Stan Rogers—A Matter of Heart
by Fraser McCallum
Canadian folk singer Stan Rogers is remembered as one of this country’s best and brightest, a big man with a bigger voice. He was a fine poet and a man of great intellect who tragically left the world too young in 1983. After a seven-year absence from the Confed Centre, the Stan musical review, Stan Rogers—A Matter of Heart, returns this summer in a smaller, more intimate production at The Mack.
Covering 35 of Rogers’ best-known songs, Heart is directed by Scott Burke and features just four actors, all of whom are solo performers in their own right. Confed Centre vets Terry Hatty, Julain Molnair, John Connolly and Joey Kitson together tackle the Stan legacy. Along for the ride with them is an expert trio of musicians; guitarist MJ Mullin, violinist Christina Bouey and the show’s Music Director Konrad Pluta. The band is top-notch. For small numbers they create a grand and textured presence, and Mullin is a tour-de-force.
The structure is simple, rolling through two acts of Stan classics with light narration in between. This isn’t traditional theatre, but musical tribute with the performers playing themselves and dressed in period wardrobe to match each song’s theme. A simple set of wooden, vaguely wharf-like flats and masts complement a projector screen backdrop (all the rage these days, it seems!) that shift through land and seascapes. All the classics tunes are here, from “Northwest Passage” to “The Mary Ellen Carter.” Connolly undertakes the holy grail of Stan, “Barrett’s Privateers,” early in the night and nails it. With Kitson and Hatty backing him on the response, Connolly thunders through the tune, a verbal marathon, with sharp character and grit, delivering a show highlight for sure.
Molnair shines on “White Squall,” one of Rogers’ many songs of ships at sea. A hush swept over the crowd as she embodied a sailor’s lover crying out for his safety after taking him for granted for years. Molnair stands out with the most stirring voice of the cast, the kind that carries you somewhere else and leaves you with a lump in your throat. (“Ma’ gawd, she’s some good” I heard an elderly lady astonish behind me). Molnair also gets big laughs on “Working Joe,” a playful Rogers tune about the 9–5 grind. In a great gender-bending flip, Molnair plays the cocky office suit who comes home to the three guys who scurry about in matching aprons, frantically getting her drinks and excessive comforts. This simple scenario showcased the cast’s solid comic chops.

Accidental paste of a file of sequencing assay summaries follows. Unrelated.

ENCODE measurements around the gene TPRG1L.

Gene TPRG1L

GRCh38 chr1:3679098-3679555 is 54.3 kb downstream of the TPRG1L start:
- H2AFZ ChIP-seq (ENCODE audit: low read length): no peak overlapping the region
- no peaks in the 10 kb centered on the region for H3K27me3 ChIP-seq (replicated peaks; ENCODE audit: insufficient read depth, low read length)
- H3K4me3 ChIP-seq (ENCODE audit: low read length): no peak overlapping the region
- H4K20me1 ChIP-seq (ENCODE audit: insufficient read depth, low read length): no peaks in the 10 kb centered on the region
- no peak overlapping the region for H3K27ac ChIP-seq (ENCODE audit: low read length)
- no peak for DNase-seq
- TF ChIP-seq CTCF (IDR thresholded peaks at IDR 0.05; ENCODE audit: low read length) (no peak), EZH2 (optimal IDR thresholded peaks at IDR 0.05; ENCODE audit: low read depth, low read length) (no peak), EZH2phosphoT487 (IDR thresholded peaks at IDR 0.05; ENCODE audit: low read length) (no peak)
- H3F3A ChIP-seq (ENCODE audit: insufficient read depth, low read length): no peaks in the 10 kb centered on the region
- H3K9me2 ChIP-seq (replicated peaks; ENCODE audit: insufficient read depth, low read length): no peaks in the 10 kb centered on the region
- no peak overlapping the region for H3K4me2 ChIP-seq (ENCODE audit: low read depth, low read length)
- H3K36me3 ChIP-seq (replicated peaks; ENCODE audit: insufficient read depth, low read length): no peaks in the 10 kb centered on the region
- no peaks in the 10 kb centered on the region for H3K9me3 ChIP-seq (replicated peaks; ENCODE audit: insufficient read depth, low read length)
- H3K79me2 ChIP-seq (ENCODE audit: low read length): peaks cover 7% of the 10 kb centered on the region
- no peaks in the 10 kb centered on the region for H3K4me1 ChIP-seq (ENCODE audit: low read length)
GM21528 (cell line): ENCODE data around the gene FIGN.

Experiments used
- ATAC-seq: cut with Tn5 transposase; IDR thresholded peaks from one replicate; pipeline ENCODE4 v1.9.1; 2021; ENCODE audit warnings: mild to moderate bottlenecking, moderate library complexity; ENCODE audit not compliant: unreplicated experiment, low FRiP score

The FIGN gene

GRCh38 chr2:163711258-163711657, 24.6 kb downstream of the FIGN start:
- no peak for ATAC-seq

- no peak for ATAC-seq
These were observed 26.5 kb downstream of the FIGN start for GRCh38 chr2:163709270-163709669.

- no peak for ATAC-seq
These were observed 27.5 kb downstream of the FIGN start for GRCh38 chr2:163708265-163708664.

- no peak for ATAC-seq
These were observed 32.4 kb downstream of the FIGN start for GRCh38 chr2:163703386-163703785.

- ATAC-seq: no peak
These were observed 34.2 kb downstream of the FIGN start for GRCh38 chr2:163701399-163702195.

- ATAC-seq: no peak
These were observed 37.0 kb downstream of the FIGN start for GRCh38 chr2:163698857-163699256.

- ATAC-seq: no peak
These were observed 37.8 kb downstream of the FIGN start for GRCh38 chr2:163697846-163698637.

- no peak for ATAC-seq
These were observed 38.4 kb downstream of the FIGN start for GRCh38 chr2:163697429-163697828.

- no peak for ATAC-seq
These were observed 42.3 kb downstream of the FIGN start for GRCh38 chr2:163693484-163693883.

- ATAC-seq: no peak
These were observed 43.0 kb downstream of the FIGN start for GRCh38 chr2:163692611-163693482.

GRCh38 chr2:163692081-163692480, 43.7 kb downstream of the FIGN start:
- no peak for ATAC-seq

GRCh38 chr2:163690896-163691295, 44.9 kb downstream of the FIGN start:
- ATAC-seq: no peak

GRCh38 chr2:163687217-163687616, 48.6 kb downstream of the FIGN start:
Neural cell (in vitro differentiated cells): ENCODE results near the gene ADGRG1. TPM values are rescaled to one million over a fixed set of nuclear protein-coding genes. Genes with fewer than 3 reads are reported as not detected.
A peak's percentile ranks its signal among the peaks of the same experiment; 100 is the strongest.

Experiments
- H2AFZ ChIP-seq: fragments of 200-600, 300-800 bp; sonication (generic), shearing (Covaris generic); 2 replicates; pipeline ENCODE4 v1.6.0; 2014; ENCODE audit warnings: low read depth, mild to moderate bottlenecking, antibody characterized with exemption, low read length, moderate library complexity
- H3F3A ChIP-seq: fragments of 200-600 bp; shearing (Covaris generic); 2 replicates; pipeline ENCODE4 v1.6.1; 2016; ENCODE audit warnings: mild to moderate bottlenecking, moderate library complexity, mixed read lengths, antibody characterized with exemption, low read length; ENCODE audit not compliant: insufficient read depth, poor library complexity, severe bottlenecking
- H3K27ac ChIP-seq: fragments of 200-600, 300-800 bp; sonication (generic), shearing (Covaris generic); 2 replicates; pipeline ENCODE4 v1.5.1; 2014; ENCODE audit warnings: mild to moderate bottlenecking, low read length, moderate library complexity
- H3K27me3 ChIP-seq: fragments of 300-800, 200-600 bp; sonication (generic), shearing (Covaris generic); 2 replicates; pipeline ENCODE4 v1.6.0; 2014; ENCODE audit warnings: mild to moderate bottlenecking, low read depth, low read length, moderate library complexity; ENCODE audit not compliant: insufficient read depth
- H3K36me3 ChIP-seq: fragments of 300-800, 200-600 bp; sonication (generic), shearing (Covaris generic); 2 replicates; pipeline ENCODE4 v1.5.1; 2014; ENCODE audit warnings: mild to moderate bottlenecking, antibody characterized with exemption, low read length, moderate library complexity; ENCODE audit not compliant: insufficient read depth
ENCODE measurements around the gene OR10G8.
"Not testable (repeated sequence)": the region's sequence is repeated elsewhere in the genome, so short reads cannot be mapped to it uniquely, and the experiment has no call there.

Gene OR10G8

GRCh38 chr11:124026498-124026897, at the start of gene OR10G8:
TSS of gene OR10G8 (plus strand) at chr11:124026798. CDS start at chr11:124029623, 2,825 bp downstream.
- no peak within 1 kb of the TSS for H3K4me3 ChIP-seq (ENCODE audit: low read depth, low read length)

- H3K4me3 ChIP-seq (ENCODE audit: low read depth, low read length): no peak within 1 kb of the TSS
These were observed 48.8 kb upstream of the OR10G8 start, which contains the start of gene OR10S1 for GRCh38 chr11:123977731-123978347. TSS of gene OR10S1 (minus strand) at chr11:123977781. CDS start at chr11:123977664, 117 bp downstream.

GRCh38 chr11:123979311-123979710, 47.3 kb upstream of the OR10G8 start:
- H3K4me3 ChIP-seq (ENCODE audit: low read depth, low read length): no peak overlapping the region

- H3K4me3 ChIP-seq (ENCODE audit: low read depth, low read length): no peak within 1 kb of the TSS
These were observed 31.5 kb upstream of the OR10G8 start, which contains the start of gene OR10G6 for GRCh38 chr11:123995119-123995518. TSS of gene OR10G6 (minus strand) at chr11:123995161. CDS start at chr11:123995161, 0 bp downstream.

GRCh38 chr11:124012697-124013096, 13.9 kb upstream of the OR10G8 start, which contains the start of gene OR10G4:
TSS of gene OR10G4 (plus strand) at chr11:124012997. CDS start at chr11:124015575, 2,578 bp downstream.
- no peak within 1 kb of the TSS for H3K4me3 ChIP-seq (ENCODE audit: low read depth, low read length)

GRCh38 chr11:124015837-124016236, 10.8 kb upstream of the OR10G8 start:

The numbers range from solos like Hatty’s touching take on “House of Orange,” the story of pushy IRA reps at the door, to rousing songs like “Acadian night” with all four hands on deck locking harmonies splendidly and violinist Bouey taking to her feet as a furious fiddler with poise and color. Heart really shows off the diversity of Rogers’ songwriting with many classic tales of struggle and hardship but plenty of comedic gems, love ballads and, of course, sea songs.
The direction, costuming and lighting are all delivered admirably. The only crack in the show would seem to this writer to be the lack of storytelling about Stan. If you’re a Stan Rogers devotee you will no doubt love the show, however as someone whose Rogers knowledge is small, I felt like I learned very little about his actual life. The man stands shoulder to shoulder with so many other Canadian greats, like Stompin’ Tom and Gordon Lightfoot, yet most of my fellow 20-somethings wouldn’t know much of his life and the opportunity was missed to speak to this. That said Connolly, Hatty, Kitson and Molnair should be applauded for their inspiring performances. Although I longed a few times for Stan’s brassy baritone voice, they breathe new life into his old gems, from beginning to end.